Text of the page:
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How to Stay Connected in Europe

How to Stay Connected in Europe

I’ve always mindful of choosing the best SIM card for Europe—well, except for my first trip to the continent, way back in 2005. Back then, I just assumed I could get by with my US phone, assuming I kept texts and calls (this was the pre-smartphone era) to a minimum.

Boy, was I wrong! Roaming charges for even a few minutes of walking and a couple dozen text messages ended up totaling over $300, which was several times my normal bill amount.

The good news is that buying a SIM in Europe has never been easier. The better news? Thanks to some advances in technology and good old fashioned free-market competition, you might not even need a physical SIM to stay connected as you travel.

Why You Need a SIM Card in Europe

In spite of how connected people are in today’s world, some travelers dismiss the need to purchase a SIM card for Europe. Some I know personally, even my most social media-savvy friends, assume they’ll be able to get by using WiFi, whether are their hotels and Airbnb apartments, or at public hotspots in other cities and towns. Others try to feign conscious disconnection, apparently content to navigate using paper atlases.

Even if you can abstain from Instagram or have a Magellan-like sense of direction, there are still more fundamental reasons to have a phone that works. You could be road-tripping in a rural area where there are few people (and maybe none who speak English) and need to contact the authorities in the event of an emergency. What if something happened to a loved one back home—wouldn’t you want to know right away?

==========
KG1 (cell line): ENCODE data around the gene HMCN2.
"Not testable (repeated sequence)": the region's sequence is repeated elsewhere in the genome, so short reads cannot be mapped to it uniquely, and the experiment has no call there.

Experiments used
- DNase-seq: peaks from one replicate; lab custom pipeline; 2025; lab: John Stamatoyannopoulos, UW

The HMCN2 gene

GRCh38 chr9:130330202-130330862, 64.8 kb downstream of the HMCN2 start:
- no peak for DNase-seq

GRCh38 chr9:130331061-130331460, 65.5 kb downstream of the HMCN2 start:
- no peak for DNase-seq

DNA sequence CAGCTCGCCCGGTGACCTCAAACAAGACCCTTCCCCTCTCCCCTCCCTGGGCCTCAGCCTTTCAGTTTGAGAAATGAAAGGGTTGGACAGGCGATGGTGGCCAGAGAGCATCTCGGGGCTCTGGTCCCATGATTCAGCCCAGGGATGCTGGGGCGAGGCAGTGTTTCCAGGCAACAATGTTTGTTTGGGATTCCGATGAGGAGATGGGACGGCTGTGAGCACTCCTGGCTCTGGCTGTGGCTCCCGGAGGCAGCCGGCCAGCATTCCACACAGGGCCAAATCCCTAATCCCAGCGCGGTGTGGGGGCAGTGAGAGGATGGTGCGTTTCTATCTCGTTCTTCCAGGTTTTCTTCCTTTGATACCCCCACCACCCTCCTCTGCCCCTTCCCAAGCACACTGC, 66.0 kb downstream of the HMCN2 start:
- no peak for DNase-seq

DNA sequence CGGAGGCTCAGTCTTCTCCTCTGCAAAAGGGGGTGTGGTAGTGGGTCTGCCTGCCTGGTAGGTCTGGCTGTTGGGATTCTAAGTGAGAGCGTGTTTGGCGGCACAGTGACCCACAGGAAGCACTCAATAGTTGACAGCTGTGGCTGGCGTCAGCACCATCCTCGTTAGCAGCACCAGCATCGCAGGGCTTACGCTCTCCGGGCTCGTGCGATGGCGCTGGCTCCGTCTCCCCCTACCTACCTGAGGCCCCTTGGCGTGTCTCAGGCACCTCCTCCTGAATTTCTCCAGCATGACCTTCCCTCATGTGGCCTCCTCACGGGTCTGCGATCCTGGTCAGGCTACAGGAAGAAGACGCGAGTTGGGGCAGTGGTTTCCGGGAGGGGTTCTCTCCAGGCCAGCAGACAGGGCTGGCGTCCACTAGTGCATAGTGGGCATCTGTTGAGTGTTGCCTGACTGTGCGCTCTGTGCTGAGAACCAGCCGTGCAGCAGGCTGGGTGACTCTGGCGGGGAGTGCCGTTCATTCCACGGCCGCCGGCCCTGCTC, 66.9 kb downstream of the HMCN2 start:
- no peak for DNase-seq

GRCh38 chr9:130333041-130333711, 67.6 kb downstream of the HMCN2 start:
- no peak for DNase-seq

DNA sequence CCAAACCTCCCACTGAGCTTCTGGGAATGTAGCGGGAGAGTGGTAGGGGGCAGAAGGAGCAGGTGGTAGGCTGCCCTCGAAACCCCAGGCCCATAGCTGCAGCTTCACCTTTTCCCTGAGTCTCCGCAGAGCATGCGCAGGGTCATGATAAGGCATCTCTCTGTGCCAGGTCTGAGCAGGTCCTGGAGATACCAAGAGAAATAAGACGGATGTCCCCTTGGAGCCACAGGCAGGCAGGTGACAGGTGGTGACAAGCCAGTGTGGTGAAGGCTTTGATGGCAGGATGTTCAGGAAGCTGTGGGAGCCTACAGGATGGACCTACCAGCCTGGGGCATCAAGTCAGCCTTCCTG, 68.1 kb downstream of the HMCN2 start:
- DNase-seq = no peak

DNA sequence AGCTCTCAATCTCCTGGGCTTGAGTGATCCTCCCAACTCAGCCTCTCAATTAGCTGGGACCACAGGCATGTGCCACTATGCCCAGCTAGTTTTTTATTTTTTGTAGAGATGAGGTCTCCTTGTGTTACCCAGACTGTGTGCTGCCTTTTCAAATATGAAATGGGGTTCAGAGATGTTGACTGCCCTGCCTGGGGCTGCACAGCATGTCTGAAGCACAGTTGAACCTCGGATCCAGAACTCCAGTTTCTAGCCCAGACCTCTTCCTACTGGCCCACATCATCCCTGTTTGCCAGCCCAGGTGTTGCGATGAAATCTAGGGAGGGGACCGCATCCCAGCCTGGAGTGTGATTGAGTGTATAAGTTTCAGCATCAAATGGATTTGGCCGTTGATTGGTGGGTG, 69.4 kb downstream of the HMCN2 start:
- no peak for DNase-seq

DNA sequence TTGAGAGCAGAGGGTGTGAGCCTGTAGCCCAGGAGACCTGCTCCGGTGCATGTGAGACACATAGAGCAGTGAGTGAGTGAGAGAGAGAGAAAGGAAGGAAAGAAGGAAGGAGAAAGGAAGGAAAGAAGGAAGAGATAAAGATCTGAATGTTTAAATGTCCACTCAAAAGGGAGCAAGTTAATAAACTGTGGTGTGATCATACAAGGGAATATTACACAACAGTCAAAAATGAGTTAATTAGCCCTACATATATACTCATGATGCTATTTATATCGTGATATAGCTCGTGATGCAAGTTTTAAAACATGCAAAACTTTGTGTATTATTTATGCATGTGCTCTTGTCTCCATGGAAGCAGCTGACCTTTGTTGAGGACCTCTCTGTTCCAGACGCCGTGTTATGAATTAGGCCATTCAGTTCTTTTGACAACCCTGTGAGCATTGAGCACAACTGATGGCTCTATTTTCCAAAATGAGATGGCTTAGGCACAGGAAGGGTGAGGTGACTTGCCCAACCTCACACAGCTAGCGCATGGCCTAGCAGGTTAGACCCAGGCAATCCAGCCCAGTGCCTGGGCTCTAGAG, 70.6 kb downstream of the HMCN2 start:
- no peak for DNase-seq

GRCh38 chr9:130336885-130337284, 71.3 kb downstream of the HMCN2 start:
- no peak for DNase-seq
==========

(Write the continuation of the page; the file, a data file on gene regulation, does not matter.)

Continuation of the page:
Best SIM Card Strategies for Travel in Europe

Order an Holafly eSIM

What if I told you the best SIM card for Europe wasn’t a SIM card at all? Well, not a physical SIM card, anyway. Holafly’s eSIM for Europe, which comes unlimited data priced based on the number of days you travel, takes just seconds to activate on your phone and requires no physical installation. Starting at just $19 for 5 days of unlimited data, the Holyfly eSIM is definitely the easiest way to stay connected when you travel in Europe, not to mention one of the cheapest.

 

TIP: If you want to avail Holafly, make sure you have one of these eSIM-compatible phones. You can also use the code LEAVEYOURDAILYHELL at checkout for 5% off your order!

Buy a SIM in each country

Prior to the advent of eSIMs, I usually just bought a SIM card in each country I visited. Although this was cumbersome and wasted a lot of plastic, it usually wasn’t too expensive. On the other hand, in situations where I day-tripped to one country from another (for example, visiting Italy for lunch or dinner while staying in Ticino, Switzerland), it wouldn’t have been practical to buy a new SIM, leaving me disconnected for hours.

Roam using your single-country SIM

In 2017, the EU passed a law that restricted mobile operators from charging roaming fees for uses when they traveled between member countries. While this is great news. it is sometimes irrelevant to travelers, who usually buy pre-paid SIMs that are often only programmed to work in the country where they were purchased. I wouldn’t rely on this strategy if I were you!